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The Finished Product

October 11, 2009

by Nathan Bengtsson
The Finished Product

The Athenaeum is one of the distinctive CMC institutions that play a major role in turning today’s students into tomorrow’s leaders.  This past Monday the Ath bore witness to the return of one if its own - Attorney General of Montana Steve Bullock (’88).  Professor Edward Haley, who sponsored the visit to celebrate the inauguration of the newly renamed Center for Human Rights Leadership, introduced Bullock.  He hit the nail on the head when he commented that, after all the work professors at CMC do to provide students with the skills and knowledge they need to succeed, it is a great pleasure when one has a chance to see “the finished product.” Steve Bullock is certainly that.  An accomplished lawyer, Bullock’s passion for “helping people” was the impetus that he says initially motivated him to pursue his profession. This passion has led him to advocate for labor in his private practice, and also is what eventually led him to his current position as State Attorney General.  A true CMCer, Bullock delivered his speech “Can a Single Lawyer Make a Difference? The State Attorney General's Role in Human Rights and Social Change" with a mix of personal aplomb, professional competence, and a clear passion for bringing positive change to the world around him.  He weighed in on a number of issues throughout the evening.

Bullock addressed professional responsibilty and social change.  In discussing his role as Attorney General of Montana, Bullock emphasized the sometimes contradictory nature of his position.  Citing the history of attorneys general as legal advocates for the people, he highlighted the power of his office in taking initiative against injustice.  Conversely, the attorney general’s ability to bring personal philosophy to the job is limited by the key purpose of the position- upholding the laws created by the state legislature.  This dichotomy, he remarked, can result in an attorney general being forced to uphold laws that he personally might find problematic, a position which hopefully is avoided by a reasonable and effective legislative branch.

He also discussed whether activist attorney generals are the new activist judges.  Making reference to both ends of the political spectrum via John McCain and Robert Reich, Bullock brought up the concern held in some circles regarding activist attorneys general.  The concern that the authority wielded by attorneys general constitutes “an end-run on democracy”, as Bullock put it, is not unfounded.  Although elected, these officials have the ability to impose regulations through legal actions that have wideranging effects on society and commerce that might normally be the purview of legislators.  The last ten to fifteen years have seen an increase in attorneys general taking initiative, especially collectively, in situations like the landmark case against tobacco companies in 1998.  Bullock spoke compellingly about the balance between pursuing social justice on the part of the public and respecting the powers of the legislative branch.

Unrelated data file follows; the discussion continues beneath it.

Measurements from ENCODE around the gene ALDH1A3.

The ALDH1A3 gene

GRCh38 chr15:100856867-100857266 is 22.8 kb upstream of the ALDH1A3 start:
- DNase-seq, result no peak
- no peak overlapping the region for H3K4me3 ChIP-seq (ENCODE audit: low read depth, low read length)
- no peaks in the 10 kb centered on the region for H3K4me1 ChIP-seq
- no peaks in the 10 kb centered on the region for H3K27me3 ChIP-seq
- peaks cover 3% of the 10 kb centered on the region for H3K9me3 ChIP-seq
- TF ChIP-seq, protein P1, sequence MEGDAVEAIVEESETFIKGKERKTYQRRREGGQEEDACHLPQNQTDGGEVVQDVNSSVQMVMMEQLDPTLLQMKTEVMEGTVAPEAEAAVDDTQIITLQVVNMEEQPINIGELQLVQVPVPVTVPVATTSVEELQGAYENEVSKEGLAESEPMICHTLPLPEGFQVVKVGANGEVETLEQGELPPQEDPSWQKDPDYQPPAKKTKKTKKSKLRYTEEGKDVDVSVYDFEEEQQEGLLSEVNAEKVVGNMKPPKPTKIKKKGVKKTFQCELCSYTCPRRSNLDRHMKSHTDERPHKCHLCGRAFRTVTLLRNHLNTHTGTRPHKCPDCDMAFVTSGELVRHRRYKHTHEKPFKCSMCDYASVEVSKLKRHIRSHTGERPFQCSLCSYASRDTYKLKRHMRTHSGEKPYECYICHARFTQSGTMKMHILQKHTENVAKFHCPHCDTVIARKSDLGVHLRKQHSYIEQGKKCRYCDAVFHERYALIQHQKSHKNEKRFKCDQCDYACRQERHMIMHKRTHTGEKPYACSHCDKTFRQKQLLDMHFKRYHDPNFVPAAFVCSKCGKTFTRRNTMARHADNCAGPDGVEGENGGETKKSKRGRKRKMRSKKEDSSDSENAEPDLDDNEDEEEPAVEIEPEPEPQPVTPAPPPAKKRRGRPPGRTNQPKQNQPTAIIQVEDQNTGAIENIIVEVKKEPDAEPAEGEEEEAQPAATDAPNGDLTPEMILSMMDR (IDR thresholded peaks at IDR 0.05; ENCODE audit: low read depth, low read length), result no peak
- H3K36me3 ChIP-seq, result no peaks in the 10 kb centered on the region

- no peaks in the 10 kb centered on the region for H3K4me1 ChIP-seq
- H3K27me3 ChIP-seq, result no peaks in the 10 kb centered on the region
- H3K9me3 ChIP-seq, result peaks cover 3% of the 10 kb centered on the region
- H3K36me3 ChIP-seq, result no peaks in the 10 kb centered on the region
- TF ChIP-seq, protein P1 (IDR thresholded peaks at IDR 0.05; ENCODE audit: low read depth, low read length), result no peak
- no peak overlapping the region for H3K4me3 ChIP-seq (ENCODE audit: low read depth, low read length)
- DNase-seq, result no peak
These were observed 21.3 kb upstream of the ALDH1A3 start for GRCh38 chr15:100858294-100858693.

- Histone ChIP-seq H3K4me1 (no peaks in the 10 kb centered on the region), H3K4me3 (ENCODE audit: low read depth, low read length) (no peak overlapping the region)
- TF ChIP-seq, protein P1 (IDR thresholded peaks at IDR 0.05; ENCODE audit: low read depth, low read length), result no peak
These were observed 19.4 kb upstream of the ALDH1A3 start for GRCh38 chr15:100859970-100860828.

Of interest to many students, Bullock talked about how his academic and professional development has resulted in the position he holds today.  Although he did cite an interest in law that dated back to “the third grade,” he also laughingly referred to the missteps and hurdles that characterized much of his career path.  A PPE major at CMC, he prepared for the LSAT most of his senior year.  His poor results, however, initially led him to a path other than law.  He thus pursued a journey that led from Philadelphia, to “Jimmy Buffet’s Bar” in Florida, back to law school, through a big New York law firm, and ultimately back to his native state and the office he now holds.  Seniors, Steve Bullock is better looking than you, but there is hope.

Bullock described how he honed his campaign skills by learning the ropes here at CMC.  He ran for Freshman Class President and won on a platform that involved “borrowing” livestock from Cal Poly Pomona.  Although he had much to say about campaigning in Montana, one point he particularly emphasized was the importance of his fellow alumni.  His classmates were the ones who received his first fundraising letter, and the enthusiastic response of Democrats and Republicans alike was instrumental in helping him win the position he now holds.

Above all else, Attorney General Bullock’s speech at the Athenaeum was a powerful reminder of the important role that CMC plays in empowering bright students to become powerful social and professional agents.

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